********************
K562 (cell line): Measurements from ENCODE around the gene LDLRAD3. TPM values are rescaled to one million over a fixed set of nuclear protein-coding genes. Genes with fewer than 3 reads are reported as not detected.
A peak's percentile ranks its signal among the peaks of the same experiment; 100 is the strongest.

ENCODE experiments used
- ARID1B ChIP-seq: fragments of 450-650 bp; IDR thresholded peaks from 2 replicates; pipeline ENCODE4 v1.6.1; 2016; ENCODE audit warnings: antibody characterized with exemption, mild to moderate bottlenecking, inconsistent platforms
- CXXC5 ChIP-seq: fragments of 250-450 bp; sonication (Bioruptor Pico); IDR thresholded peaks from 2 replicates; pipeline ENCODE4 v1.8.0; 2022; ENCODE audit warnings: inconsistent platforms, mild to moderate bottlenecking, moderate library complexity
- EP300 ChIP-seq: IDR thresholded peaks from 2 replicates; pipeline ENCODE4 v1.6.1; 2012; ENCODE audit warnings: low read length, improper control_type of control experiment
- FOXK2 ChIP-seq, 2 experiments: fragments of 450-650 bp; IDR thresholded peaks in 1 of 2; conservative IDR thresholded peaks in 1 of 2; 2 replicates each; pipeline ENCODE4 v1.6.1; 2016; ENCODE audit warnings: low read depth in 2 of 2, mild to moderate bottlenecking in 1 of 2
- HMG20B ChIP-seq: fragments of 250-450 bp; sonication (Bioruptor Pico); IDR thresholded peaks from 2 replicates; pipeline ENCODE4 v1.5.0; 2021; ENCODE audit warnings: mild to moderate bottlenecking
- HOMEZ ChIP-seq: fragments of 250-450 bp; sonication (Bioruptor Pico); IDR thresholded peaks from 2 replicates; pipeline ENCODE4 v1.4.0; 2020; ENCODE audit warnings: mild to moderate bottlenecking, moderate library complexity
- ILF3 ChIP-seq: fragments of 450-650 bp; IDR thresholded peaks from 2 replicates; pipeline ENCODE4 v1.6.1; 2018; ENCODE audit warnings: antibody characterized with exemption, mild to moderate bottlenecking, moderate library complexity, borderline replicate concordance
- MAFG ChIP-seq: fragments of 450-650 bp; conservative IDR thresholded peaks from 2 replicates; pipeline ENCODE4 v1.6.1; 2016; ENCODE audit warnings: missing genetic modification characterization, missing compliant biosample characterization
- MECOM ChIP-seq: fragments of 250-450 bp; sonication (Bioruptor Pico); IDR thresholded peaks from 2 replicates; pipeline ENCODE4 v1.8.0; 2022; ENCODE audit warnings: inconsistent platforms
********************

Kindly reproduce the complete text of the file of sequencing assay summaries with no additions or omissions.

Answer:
K562 (cell line): Measurements from ENCODE around the gene LDLRAD3. TPM values are rescaled to one million over a fixed set of nuclear protein-coding genes. Genes with fewer than 3 reads are reported as not detected.
A peak's percentile ranks its signal among the peaks of the same experiment; 100 is the strongest.

ENCODE experiments used
- ARID1B ChIP-seq: fragments of 450-650 bp; IDR thresholded peaks from 2 replicates; pipeline ENCODE4 v1.6.1; 2016; ENCODE audit warnings: antibody characterized with exemption, mild to moderate bottlenecking, inconsistent platforms
- CXXC5 ChIP-seq: fragments of 250-450 bp; sonication (Bioruptor Pico); IDR thresholded peaks from 2 replicates; pipeline ENCODE4 v1.8.0; 2022; ENCODE audit warnings: inconsistent platforms, mild to moderate bottlenecking, moderate library complexity
- EP300 ChIP-seq: IDR thresholded peaks from 2 replicates; pipeline ENCODE4 v1.6.1; 2012; ENCODE audit warnings: low read length, improper control_type of control experiment
- FOXK2 ChIP-seq, 2 experiments: fragments of 450-650 bp; IDR thresholded peaks in 1 of 2; conservative IDR thresholded peaks in 1 of 2; 2 replicates each; pipeline ENCODE4 v1.6.1; 2016; ENCODE audit warnings: low read depth in 2 of 2, mild to moderate bottlenecking in 1 of 2
- HMG20B ChIP-seq: fragments of 250-450 bp; sonication (Bioruptor Pico); IDR thresholded peaks from 2 replicates; pipeline ENCODE4 v1.5.0; 2021; ENCODE audit warnings: mild to moderate bottlenecking
- HOMEZ ChIP-seq: fragments of 250-450 bp; sonication (Bioruptor Pico); IDR thresholded peaks from 2 replicates; pipeline ENCODE4 v1.4.0; 2020; ENCODE audit warnings: mild to moderate bottlenecking, moderate library complexity
- ILF3 ChIP-seq: fragments of 450-650 bp; IDR thresholded peaks from 2 replicates; pipeline ENCODE4 v1.6.1; 2018; ENCODE audit warnings: antibody characterized with exemption, mild to moderate bottlenecking, moderate library complexity, borderline replicate concordance
- MAFG ChIP-seq: fragments of 450-650 bp; conservative IDR thresholded peaks from 2 replicates; pipeline ENCODE4 v1.6.1; 2016; ENCODE audit warnings: missing genetic modification characterization, missing compliant biosample characterization
- MECOM ChIP-seq: fragments of 250-450 bp; sonication (Bioruptor Pico); IDR thresholded peaks from 2 replicates; pipeline ENCODE4 v1.8.0; 2022; ENCODE audit warnings: inconsistent platforms